Some non-zero fraction of it is made up.  Poor Stryzinski, for instance, is actually a rather sad drunk, and has dedicated most of his energy to chasing dot-com riches, without success.

What is/are the “original” Lost Books of the Odyssey, if they are in fact real? If not, why did you create such an elaborate back story for you own book?

If you read the preface to the first edition carefully, you’ll see that it’s thematically consistent with the rest of the book.

But of course they’re real.  Soon I will publish a triumphant slew of technical papers and at last be recognized as a leading light in the fast-growing field of archaeocryptography.  Finally, my many enemies at the International Unified Society of Archaeocryptographers will pay!

What originally drew you to the idea of writing Lost Books?

I was looking for something to write, really.  I wanted it to be Oulipan (originally, the Lost Books was highly Oulipan - now, there are just a few traces of that).  I had just read Queneau’s “Exercises in Style” and the same operation, applied to the Odyssey, worked rather well.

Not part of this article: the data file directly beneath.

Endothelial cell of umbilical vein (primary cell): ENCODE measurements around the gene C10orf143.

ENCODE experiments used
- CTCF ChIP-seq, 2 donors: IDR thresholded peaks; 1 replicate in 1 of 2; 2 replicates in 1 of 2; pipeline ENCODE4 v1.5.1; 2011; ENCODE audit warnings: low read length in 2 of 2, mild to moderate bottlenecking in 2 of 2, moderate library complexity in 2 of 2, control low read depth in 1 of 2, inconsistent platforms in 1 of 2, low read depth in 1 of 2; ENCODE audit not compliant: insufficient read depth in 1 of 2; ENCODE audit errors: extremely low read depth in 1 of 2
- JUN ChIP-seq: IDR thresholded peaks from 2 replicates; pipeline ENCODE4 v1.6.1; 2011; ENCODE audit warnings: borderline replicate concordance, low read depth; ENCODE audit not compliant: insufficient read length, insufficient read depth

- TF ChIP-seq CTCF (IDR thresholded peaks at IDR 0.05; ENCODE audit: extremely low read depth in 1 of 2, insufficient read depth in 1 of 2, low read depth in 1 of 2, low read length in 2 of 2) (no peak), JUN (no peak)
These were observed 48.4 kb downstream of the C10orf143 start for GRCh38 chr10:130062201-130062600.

Really, I sometimes think I just want something to write about.  If I can just find some framework with which to get started, I’m happy.


Your statement, “I have one life in math and science, and another in literature” really struck me.  You have a large background in computer science and you work on artificial intelligence, and you have established yourself as a creative writer. How does each side influence your writing?

The two sides scarcely interact at all.  I suppose both are forms of problem solving, though most of the problems one sees in CS are more highly constrained.  I have an unromantic view of the creative process - consider the phrase “writer’s block”, how there’s an underlying conceptual structure where creativity, or prose, or whatever, erupts out of some place deep inside of one, and this natural flow has been occluded by some unwelcome outside force.  More accurate than “writer’s block” is, I think, regular old, “I haven’t figured out what to do.”

I had a strange experience the other day - I was giving a little presentation to some venture capitalists, one of whom had once been an English professor (an extremely rare background for a VC) - we were chit-chatting, and I mentioned the name of my editor, and he said, “Holy shit, you’re with FSG” - probably the only time in history that literary publication has been of use in tech fund-raising.

Silicon Valley is a cultural wasteland, but on the other hand it’s very, very expensive.

What are you working on now? Does it have similarities to your previous work?